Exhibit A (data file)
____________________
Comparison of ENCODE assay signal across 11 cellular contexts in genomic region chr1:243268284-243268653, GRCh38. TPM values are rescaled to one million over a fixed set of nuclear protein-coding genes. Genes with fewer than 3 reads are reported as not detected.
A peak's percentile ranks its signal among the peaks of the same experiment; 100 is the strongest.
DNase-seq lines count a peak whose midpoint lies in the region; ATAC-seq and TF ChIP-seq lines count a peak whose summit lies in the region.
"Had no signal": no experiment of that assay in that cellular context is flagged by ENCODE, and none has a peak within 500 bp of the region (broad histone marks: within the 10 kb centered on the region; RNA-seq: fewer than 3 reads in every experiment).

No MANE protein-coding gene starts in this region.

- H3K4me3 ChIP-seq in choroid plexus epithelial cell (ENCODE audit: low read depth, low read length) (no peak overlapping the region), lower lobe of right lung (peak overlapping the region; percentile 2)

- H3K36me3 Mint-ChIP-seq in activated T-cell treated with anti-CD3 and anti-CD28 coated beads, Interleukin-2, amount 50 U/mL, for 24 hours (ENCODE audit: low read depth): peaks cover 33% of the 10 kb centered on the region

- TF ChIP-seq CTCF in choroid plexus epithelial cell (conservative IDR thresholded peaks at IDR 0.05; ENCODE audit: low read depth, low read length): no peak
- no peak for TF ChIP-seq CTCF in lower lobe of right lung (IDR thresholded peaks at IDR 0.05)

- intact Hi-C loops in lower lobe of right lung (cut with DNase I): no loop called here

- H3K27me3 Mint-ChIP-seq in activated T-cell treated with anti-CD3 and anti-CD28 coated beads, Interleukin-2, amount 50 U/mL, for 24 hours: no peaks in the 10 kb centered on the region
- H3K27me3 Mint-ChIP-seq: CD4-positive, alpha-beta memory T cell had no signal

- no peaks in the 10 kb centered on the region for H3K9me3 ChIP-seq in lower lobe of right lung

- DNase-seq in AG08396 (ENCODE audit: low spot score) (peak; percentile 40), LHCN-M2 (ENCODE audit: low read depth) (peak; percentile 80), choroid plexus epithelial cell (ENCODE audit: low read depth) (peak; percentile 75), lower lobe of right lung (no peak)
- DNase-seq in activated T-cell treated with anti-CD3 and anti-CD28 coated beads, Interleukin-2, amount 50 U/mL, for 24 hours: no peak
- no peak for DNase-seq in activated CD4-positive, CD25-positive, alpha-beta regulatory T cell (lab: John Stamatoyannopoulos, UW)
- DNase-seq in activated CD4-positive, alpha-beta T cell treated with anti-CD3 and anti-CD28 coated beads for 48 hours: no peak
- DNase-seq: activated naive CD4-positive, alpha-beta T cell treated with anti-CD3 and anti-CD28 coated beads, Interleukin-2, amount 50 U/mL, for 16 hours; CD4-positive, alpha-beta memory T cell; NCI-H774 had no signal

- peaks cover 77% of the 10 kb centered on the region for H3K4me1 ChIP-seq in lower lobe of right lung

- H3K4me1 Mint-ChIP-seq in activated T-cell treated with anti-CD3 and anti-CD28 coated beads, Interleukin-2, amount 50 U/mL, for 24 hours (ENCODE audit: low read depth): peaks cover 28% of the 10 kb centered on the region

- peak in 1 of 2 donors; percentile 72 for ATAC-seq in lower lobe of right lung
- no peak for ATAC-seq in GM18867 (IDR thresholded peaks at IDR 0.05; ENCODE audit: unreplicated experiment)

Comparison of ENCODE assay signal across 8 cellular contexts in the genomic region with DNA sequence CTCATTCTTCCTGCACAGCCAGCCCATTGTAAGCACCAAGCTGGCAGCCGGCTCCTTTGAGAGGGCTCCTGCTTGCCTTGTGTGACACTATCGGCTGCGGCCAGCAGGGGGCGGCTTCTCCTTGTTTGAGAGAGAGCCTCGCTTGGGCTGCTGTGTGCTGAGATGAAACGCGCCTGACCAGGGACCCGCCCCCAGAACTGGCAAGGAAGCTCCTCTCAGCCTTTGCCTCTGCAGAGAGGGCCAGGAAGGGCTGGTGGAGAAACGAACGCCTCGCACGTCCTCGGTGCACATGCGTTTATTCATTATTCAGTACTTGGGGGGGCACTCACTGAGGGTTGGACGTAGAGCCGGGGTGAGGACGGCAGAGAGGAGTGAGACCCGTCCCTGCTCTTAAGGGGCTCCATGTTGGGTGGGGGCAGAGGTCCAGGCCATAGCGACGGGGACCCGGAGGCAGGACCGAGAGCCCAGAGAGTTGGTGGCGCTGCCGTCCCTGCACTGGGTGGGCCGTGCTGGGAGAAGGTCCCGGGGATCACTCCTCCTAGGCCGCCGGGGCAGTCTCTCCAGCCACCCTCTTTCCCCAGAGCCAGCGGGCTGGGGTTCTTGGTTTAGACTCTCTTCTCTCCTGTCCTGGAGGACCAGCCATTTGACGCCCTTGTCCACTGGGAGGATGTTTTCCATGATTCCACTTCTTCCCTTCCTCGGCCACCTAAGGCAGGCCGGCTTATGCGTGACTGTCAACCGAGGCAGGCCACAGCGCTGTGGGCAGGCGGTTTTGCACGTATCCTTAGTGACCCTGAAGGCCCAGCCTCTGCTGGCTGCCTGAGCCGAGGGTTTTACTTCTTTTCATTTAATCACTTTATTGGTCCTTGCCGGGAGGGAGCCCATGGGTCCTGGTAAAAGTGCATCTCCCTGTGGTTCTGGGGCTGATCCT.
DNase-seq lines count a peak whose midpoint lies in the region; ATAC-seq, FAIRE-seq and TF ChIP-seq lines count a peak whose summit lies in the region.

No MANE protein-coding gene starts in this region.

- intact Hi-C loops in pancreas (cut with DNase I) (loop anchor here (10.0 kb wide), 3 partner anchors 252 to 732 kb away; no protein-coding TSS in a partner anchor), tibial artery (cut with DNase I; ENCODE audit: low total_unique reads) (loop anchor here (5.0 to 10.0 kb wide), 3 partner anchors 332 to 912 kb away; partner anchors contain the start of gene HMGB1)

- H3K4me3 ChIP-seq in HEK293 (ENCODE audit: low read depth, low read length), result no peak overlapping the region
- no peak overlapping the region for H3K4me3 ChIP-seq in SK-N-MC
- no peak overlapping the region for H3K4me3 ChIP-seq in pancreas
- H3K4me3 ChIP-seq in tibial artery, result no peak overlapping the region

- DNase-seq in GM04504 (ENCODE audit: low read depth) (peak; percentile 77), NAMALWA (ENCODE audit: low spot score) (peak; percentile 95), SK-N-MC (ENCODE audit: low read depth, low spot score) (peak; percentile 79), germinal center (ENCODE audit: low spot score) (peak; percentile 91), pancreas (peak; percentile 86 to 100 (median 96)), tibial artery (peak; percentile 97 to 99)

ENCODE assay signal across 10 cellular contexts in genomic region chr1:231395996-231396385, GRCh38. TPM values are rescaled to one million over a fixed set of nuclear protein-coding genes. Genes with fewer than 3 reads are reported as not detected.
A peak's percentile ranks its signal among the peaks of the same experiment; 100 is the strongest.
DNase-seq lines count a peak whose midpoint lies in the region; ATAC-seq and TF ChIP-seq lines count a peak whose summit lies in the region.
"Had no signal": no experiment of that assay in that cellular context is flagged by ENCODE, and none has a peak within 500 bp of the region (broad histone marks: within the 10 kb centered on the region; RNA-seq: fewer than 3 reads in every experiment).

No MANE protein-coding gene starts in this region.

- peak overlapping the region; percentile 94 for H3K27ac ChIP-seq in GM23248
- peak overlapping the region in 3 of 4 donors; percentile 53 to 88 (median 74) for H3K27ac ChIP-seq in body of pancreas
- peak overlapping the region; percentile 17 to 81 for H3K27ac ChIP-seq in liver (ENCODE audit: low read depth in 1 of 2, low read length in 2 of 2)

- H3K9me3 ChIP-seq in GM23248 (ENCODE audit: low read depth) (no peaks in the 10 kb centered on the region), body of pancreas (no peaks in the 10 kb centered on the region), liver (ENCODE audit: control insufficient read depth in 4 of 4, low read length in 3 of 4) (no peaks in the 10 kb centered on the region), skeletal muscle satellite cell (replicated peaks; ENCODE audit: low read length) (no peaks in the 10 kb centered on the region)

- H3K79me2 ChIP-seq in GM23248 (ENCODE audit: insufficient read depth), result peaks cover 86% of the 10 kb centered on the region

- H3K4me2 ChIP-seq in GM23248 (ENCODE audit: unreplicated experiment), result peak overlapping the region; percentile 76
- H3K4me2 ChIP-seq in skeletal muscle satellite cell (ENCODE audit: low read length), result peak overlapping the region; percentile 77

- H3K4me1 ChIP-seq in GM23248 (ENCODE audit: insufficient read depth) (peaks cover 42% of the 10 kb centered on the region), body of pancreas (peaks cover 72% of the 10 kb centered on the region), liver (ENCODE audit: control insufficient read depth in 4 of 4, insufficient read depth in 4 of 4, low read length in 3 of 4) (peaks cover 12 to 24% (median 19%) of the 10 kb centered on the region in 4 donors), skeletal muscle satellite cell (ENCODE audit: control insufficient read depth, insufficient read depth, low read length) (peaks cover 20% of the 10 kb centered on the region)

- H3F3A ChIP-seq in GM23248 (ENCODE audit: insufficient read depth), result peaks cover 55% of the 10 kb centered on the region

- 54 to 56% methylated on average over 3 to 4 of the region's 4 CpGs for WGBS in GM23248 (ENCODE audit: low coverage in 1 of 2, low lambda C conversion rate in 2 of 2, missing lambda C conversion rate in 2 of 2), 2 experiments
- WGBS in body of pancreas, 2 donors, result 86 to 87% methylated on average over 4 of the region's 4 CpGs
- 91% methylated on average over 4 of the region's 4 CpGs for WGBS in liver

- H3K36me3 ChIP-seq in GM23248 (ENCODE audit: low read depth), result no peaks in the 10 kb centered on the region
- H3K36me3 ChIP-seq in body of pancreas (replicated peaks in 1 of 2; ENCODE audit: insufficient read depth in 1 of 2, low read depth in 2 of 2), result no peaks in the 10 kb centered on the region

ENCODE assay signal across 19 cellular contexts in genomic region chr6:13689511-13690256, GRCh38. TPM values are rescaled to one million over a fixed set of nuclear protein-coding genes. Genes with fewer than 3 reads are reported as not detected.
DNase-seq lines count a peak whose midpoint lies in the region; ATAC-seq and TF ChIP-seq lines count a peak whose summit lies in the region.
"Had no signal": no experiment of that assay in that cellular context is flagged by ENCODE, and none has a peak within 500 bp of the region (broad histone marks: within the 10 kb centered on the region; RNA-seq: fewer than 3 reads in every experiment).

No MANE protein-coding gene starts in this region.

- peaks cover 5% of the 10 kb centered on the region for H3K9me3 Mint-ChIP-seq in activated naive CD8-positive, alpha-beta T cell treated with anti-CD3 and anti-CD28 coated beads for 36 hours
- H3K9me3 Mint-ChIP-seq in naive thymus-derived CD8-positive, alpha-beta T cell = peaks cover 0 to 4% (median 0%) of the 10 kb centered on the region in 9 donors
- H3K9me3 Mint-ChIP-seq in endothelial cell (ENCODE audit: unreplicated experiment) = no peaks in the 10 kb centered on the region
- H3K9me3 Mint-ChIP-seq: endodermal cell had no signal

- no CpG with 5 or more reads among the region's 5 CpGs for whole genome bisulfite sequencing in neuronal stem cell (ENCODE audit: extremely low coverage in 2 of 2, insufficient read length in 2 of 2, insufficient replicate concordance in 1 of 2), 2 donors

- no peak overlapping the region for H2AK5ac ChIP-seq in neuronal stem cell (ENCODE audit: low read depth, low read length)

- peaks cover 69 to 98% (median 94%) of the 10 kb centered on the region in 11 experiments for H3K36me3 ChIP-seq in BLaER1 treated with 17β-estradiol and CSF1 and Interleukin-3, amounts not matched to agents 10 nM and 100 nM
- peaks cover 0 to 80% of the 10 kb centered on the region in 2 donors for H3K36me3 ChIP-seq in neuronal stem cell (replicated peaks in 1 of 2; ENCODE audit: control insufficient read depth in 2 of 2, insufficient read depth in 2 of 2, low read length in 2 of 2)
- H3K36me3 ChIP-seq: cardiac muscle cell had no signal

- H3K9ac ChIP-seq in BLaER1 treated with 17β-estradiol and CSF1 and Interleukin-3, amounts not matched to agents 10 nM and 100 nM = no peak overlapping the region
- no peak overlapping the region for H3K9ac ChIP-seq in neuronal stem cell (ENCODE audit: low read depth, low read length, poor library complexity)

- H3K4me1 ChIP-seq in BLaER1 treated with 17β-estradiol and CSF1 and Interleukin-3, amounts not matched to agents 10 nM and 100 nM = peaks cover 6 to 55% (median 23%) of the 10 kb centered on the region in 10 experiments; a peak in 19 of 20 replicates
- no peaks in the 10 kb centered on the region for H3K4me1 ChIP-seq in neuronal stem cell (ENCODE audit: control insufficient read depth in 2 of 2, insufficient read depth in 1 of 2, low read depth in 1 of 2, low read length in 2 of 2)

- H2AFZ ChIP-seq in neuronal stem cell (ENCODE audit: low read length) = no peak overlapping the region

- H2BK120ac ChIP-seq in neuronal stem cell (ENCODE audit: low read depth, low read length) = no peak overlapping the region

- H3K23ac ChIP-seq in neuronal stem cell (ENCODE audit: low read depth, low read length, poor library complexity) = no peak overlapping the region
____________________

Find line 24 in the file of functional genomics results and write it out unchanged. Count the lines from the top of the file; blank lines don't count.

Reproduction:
DNase-seq lines count a peak whose midpoint lies in the region; ATAC-seq, FAIRE-seq and TF ChIP-seq lines count a peak whose summit lies in the region.